Air Transportation Safety Investigation Report A19O0026
COLLISION WITH TERRAIN Robinson Helicopter Company R66 (helicopter), C-GAUA Timmins (Victor M. Power) Airport, Ontario, 18 nm WNW 04 March 2019
The helicopter was not certified to fly under instrument flight rules (IFR) and was not equipped with an autopilot. A portable GPS (global positioning system) device was mounted beside the instrument cluster and found at the accident site. There were no pre-impact mechanical failures or system malfunctions identified that would have contributed to this accident.
Accident site and aircraft wreckage information
… There was tree damage at the top of a coniferous tree located approximately 10 m (33 feet) westnorthwest of the impact site (Figure 2). The tree damage and the damage to the helicopter indicated that the aircraft was in a steep nose-down, left-bank attitude when it struck the ground, on an approximate heading of 120° magnetic. The helicopter then pitched over and came to rest on its back. The tail boom had snapped at approximately the midpoint, and there was minor damage to the tail rotor. The main rotor blades were mostly buried in the snow, but showed significant damage when uncovered. All portions of the main rotor blades were still attached to the mast, which was partially separated from the helicopter. The gearbox and the engine (Rolls Royce RR-300) had broken free of their mounts. There was a strong odour of jet fuel at the site. The flight instruments were examined to determine their readings at the time of impact; however, the only useful information obtained was from the airspeed indicator, which showed a reading of 107 knots at impact. The occupants were ejected from the helicopter during the impact. There is no evidence that either occupant had been wearing a seatbelt at the time of the occurrence; however, given the damage to the helicopter, the accident was not survivable.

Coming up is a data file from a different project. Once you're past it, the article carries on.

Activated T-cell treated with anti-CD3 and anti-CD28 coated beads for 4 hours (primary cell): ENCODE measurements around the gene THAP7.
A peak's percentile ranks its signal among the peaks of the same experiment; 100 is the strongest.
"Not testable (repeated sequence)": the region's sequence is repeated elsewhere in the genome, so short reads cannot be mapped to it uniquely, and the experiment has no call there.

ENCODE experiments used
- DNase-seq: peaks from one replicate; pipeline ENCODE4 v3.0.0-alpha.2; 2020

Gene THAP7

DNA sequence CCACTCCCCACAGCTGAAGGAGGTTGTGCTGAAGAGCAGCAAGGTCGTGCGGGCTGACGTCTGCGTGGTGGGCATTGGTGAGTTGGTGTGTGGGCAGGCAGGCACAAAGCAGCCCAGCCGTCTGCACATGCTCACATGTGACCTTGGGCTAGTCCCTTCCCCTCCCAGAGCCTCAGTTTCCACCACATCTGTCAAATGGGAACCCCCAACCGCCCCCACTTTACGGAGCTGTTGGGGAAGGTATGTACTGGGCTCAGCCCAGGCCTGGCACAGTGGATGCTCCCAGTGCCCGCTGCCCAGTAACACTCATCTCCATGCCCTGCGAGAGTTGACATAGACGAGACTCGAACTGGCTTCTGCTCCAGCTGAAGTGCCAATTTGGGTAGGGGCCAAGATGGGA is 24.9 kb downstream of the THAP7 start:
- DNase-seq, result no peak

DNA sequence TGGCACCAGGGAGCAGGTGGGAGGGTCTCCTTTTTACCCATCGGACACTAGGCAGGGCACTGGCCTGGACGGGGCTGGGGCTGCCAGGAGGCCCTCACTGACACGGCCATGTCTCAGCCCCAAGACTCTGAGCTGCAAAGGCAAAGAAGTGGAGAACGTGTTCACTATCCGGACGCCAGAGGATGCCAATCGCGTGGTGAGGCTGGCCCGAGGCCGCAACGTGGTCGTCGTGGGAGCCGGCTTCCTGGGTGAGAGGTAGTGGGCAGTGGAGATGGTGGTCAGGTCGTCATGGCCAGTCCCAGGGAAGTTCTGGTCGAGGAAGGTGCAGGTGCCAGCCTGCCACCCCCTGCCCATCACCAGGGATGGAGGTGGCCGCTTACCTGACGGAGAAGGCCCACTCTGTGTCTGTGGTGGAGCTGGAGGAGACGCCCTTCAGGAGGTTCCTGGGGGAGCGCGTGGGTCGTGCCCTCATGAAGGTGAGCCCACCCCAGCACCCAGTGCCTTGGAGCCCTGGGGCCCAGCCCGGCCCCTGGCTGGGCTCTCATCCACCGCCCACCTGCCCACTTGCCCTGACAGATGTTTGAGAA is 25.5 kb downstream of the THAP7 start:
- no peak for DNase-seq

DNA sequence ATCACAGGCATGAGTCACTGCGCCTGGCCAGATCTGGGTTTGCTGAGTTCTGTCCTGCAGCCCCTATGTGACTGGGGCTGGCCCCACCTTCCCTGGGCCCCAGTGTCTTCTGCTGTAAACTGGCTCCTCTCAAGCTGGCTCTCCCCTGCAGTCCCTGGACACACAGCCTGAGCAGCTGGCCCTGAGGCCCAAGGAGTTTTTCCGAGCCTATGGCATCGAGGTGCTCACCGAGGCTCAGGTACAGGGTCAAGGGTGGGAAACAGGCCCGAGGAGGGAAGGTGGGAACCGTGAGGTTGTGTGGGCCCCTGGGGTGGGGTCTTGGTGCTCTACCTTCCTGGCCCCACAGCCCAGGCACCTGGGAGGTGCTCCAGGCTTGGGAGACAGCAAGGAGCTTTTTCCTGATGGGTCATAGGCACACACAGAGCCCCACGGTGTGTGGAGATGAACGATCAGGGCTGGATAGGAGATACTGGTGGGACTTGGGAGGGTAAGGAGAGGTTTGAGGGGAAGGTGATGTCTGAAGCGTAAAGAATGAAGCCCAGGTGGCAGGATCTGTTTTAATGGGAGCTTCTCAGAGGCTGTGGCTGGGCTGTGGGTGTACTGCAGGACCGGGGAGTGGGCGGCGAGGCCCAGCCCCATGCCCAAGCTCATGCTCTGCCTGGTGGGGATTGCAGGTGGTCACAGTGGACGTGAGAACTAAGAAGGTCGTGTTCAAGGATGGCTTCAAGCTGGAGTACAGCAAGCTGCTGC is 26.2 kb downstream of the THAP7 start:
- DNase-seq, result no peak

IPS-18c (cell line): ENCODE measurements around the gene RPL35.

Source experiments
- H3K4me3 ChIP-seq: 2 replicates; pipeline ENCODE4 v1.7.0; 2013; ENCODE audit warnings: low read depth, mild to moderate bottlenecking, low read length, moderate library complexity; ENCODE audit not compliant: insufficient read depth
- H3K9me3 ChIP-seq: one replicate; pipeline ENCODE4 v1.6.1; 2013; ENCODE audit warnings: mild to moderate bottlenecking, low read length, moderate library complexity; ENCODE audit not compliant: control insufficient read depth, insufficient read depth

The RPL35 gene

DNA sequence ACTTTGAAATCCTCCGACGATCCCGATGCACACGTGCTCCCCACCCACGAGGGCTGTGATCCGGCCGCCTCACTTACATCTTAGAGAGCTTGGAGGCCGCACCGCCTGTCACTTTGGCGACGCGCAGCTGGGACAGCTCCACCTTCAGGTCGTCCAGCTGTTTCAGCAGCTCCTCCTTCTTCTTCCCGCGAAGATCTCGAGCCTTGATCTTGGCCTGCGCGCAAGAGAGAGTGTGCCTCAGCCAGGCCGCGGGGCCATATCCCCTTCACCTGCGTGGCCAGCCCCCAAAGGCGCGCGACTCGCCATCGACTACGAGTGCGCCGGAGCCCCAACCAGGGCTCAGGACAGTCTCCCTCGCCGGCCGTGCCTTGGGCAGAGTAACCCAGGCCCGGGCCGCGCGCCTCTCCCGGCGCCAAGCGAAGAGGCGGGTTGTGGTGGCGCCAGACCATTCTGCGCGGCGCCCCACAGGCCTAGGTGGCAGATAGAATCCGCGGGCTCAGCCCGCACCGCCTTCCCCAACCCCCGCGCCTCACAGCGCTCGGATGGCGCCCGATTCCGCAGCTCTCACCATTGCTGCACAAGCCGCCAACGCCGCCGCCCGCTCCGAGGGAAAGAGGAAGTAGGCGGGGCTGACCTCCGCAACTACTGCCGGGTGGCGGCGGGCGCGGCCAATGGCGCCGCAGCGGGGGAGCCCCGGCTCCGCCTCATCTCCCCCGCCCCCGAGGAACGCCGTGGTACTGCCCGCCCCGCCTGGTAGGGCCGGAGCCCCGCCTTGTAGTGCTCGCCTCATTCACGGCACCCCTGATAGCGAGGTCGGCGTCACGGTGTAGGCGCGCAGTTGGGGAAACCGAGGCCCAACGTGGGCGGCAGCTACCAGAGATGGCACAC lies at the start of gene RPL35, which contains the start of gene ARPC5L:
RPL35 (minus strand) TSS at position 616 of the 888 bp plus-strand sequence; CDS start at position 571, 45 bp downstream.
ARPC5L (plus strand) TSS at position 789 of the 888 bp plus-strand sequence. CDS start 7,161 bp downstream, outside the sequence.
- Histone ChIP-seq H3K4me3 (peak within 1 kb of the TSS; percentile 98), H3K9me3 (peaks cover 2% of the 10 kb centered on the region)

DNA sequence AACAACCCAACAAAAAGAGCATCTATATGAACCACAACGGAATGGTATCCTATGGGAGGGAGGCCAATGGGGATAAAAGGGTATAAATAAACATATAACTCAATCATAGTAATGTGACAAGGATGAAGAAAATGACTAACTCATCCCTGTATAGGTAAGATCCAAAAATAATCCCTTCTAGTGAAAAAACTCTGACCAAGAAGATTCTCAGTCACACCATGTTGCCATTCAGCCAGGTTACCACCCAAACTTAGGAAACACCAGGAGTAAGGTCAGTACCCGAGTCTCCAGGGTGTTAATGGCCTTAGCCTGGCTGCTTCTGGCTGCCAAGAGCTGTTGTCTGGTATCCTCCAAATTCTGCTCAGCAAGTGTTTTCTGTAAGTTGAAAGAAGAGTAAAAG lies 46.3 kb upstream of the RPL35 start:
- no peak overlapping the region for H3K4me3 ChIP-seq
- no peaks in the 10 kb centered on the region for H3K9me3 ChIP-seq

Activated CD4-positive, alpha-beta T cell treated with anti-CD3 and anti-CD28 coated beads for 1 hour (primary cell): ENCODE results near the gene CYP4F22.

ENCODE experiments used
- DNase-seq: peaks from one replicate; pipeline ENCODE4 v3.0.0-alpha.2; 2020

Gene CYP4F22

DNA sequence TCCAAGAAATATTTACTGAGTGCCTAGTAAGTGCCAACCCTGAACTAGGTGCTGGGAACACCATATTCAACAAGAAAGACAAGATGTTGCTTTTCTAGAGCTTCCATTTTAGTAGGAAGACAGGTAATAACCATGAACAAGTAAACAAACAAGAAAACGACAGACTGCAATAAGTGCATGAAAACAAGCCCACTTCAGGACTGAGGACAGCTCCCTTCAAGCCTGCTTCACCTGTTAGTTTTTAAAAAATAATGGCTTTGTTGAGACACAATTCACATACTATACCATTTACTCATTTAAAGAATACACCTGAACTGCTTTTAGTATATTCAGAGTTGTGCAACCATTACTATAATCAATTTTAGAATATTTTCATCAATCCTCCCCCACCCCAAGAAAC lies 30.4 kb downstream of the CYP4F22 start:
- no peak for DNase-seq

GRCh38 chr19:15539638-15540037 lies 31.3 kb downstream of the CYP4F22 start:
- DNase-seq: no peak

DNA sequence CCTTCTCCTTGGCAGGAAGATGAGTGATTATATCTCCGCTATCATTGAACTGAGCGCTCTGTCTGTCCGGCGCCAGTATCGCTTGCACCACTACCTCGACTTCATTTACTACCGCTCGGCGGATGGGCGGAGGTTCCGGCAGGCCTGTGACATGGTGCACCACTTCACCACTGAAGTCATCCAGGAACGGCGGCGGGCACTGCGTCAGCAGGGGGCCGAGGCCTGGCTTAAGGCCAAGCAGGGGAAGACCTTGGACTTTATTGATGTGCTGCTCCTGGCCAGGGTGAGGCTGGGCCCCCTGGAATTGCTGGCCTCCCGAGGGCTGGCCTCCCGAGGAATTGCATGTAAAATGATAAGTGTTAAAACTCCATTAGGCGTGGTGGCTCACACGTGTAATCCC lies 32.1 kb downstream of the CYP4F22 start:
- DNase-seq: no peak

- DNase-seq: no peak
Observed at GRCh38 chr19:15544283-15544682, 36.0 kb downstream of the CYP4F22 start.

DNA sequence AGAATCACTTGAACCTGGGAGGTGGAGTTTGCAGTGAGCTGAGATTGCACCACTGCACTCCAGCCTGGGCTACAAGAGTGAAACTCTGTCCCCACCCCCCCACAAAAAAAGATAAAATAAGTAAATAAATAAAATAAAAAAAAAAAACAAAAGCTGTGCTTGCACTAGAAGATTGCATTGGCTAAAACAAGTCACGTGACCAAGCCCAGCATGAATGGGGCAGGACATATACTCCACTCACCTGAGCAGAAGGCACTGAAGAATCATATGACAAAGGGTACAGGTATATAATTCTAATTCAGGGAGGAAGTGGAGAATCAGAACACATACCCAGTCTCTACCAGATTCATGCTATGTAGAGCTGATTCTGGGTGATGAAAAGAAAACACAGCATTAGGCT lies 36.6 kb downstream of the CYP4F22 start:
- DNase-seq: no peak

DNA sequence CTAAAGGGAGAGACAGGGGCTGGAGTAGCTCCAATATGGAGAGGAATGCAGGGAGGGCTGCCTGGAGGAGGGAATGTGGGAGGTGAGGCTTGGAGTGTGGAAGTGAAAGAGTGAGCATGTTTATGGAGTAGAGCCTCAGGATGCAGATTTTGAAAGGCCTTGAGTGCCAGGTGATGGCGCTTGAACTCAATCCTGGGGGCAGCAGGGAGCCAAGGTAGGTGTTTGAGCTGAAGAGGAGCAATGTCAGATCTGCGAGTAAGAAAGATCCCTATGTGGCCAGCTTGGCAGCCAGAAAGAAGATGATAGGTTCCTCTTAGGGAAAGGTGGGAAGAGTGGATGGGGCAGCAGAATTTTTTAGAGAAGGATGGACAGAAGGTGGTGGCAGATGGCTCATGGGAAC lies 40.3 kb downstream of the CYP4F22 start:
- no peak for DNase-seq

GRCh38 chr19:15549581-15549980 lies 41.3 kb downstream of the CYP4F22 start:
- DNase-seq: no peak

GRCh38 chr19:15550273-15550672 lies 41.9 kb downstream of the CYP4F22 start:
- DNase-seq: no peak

Night visual flight rules
The occurrence flight took place at night over remote areas with almost no ambient or cultural sources of light from the ground. Illumination from the moon was negligible13 and the nearest major light source was the city of Timmins, which is 18 nm east-southeast of the accident site. The Robinson R66 Pilot’s Operating Handbook states the following regarding night VFR and what happens when outside visual reference is lost: [the pilot] loses […] his ability to control the attitude of the helicopter. As helicopters are not inherently stable and have very high roll rates, the aircraft will quickly go out of control, resulting in a high velocity crash which is usually fatal.
Air transportation safety investigation report A19O0026 - Transportation Safety Board of Canada